Michigan's Supreme Court ruled Thursday evening that the state's residents can vote this fall on adding abortion rights to the state constitution. The ruling ends a legal effort by GOP officials to prevent the referendum because of the word spacing in the petition.
Many of those against the proposal argued against abortion but also asked the board to vote against the proposal because of typographical errors. Two groups earlier this month filed challenges to the form, citing minimal spacing throughout the text of the language
The Supreme Court's ruling: What? No.
"It is undisputed that there are sufficient signatures to warrant certification. The only challenge to the petition is in regard to whether there is sufficient space between certain words of the text of the proposed amendment. MCL 168.482(3) requires only that "[t]he full text of the amendment so proposed must follow the summary and be printed in 8-point type." The "full text" of the amendment is present: regardless of the existence or extent of the spacing, all of the words remain and they remain in the same order, and it is not disputed that they are printed in 8-point type," the court wrote in its order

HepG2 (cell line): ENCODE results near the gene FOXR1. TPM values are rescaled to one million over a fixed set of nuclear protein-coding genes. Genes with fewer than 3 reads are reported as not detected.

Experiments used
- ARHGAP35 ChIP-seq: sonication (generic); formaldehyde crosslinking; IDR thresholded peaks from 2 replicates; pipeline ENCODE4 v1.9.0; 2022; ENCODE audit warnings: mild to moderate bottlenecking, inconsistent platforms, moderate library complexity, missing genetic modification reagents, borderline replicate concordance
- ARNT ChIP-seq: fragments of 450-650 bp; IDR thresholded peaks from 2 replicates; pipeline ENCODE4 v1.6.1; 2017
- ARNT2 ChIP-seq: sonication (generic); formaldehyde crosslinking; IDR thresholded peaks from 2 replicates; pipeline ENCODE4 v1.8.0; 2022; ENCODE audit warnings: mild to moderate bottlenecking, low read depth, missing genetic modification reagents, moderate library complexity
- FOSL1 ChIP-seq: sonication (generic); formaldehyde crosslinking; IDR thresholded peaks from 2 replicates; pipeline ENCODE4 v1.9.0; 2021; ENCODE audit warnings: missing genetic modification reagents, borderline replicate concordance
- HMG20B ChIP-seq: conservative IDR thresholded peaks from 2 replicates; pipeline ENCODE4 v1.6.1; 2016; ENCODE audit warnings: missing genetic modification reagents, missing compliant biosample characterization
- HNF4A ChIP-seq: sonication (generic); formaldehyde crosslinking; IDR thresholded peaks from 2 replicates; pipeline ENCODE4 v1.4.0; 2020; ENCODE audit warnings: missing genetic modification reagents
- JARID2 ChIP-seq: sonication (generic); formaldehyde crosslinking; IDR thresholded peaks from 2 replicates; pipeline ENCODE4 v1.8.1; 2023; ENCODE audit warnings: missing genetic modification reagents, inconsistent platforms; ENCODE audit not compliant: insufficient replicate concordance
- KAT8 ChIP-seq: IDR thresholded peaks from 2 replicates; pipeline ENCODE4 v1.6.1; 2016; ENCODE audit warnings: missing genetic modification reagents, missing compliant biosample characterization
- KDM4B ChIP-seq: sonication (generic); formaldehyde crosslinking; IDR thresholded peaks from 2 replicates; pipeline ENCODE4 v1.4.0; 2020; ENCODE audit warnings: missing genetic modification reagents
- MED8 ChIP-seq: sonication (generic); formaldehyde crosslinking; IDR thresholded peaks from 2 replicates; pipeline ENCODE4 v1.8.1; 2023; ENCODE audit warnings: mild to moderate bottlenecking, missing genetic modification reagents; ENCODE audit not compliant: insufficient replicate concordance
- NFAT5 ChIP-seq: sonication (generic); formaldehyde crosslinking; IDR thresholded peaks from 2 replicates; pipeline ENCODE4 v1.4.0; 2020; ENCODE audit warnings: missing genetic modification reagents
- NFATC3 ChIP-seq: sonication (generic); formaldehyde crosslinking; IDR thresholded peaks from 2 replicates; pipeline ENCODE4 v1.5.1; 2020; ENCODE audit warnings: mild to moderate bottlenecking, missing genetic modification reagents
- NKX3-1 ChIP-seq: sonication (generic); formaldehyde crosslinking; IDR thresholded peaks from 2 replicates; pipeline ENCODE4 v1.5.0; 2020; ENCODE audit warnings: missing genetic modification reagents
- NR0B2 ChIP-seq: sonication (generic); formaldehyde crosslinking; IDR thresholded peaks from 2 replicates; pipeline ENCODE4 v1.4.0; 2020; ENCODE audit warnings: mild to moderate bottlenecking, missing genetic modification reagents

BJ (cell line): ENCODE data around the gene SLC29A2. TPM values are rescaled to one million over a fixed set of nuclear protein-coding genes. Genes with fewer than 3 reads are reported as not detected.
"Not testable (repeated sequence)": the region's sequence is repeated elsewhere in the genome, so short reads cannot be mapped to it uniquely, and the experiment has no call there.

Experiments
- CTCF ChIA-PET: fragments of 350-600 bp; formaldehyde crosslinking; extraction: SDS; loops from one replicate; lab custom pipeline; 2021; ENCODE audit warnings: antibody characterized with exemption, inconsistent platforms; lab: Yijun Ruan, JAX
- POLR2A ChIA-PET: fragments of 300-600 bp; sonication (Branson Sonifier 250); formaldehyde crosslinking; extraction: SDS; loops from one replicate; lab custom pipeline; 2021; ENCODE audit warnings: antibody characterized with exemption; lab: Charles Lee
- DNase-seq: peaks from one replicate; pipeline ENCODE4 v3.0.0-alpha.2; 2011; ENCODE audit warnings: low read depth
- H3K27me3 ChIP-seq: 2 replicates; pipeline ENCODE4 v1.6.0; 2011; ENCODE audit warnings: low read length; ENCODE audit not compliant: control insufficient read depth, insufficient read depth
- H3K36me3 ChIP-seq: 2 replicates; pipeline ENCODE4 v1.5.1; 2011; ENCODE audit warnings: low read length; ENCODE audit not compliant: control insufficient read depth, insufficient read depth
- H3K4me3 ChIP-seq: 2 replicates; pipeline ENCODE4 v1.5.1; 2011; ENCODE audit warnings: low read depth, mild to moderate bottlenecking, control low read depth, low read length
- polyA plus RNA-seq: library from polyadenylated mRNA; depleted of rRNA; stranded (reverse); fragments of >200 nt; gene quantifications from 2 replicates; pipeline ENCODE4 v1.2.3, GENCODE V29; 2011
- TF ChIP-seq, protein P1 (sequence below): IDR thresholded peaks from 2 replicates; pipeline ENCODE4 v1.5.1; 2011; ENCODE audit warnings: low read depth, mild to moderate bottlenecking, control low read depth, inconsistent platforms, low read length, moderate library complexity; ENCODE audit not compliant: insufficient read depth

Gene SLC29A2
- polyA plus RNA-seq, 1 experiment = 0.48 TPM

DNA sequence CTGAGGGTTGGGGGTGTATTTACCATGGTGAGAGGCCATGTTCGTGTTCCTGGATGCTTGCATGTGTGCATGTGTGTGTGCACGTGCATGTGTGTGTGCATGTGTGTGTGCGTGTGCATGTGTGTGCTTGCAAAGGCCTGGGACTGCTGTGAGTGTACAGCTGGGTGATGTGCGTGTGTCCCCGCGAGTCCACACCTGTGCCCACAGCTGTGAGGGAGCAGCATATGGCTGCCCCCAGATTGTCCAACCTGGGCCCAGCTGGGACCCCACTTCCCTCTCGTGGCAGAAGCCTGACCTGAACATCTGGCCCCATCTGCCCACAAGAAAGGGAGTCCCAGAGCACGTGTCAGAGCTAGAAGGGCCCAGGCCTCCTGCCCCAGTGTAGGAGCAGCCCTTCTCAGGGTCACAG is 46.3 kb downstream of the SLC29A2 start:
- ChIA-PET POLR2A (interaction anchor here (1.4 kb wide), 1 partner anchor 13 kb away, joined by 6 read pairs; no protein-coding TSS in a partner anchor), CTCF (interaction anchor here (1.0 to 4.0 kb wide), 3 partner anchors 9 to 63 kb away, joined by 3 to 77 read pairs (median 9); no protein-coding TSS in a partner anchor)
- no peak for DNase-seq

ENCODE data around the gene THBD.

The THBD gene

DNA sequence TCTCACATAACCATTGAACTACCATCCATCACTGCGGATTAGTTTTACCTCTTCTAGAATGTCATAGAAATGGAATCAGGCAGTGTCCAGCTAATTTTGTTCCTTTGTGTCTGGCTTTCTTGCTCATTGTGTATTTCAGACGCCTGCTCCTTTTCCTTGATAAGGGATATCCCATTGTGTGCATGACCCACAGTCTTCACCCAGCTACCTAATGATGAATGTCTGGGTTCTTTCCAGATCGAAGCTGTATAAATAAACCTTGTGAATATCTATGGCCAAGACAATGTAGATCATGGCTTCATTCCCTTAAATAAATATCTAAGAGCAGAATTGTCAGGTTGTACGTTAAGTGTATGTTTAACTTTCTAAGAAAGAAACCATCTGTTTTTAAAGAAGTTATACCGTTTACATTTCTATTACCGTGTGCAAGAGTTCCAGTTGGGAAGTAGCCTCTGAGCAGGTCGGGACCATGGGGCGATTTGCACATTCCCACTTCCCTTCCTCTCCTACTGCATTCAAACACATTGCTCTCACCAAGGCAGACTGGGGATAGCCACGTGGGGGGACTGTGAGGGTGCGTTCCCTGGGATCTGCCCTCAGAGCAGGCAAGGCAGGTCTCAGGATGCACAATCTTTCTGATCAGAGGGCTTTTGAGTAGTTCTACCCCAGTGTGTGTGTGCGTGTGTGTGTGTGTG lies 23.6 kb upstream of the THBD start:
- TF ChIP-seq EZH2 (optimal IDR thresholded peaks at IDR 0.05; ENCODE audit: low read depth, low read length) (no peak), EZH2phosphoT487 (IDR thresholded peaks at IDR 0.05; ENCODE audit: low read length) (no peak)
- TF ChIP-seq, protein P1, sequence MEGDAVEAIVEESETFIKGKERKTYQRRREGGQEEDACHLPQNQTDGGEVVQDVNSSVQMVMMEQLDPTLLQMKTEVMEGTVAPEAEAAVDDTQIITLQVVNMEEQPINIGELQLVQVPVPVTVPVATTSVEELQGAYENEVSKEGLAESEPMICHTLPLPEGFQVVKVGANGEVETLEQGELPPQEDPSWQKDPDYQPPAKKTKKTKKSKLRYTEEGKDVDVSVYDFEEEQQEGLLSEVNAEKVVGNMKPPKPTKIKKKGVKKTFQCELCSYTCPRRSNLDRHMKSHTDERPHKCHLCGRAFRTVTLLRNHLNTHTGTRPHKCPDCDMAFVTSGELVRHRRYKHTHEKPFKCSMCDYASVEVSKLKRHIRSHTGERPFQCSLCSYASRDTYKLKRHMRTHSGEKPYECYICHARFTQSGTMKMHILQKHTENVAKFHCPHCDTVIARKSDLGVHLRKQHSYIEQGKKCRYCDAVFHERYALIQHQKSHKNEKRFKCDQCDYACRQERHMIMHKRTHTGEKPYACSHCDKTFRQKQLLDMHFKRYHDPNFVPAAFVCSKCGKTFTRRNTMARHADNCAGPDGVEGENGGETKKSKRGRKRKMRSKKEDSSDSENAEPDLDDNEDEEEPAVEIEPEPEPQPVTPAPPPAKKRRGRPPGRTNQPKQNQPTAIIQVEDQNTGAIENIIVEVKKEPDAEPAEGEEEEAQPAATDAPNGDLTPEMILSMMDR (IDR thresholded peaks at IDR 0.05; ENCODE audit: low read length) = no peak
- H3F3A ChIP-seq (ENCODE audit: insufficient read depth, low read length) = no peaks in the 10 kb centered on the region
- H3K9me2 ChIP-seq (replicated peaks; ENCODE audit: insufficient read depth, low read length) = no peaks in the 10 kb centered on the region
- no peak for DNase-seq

The not-so-deep reason the GOP doesn't want people voting on abortion is because the subject brings them to polls where they'll also be voting for congresspersons and local officials.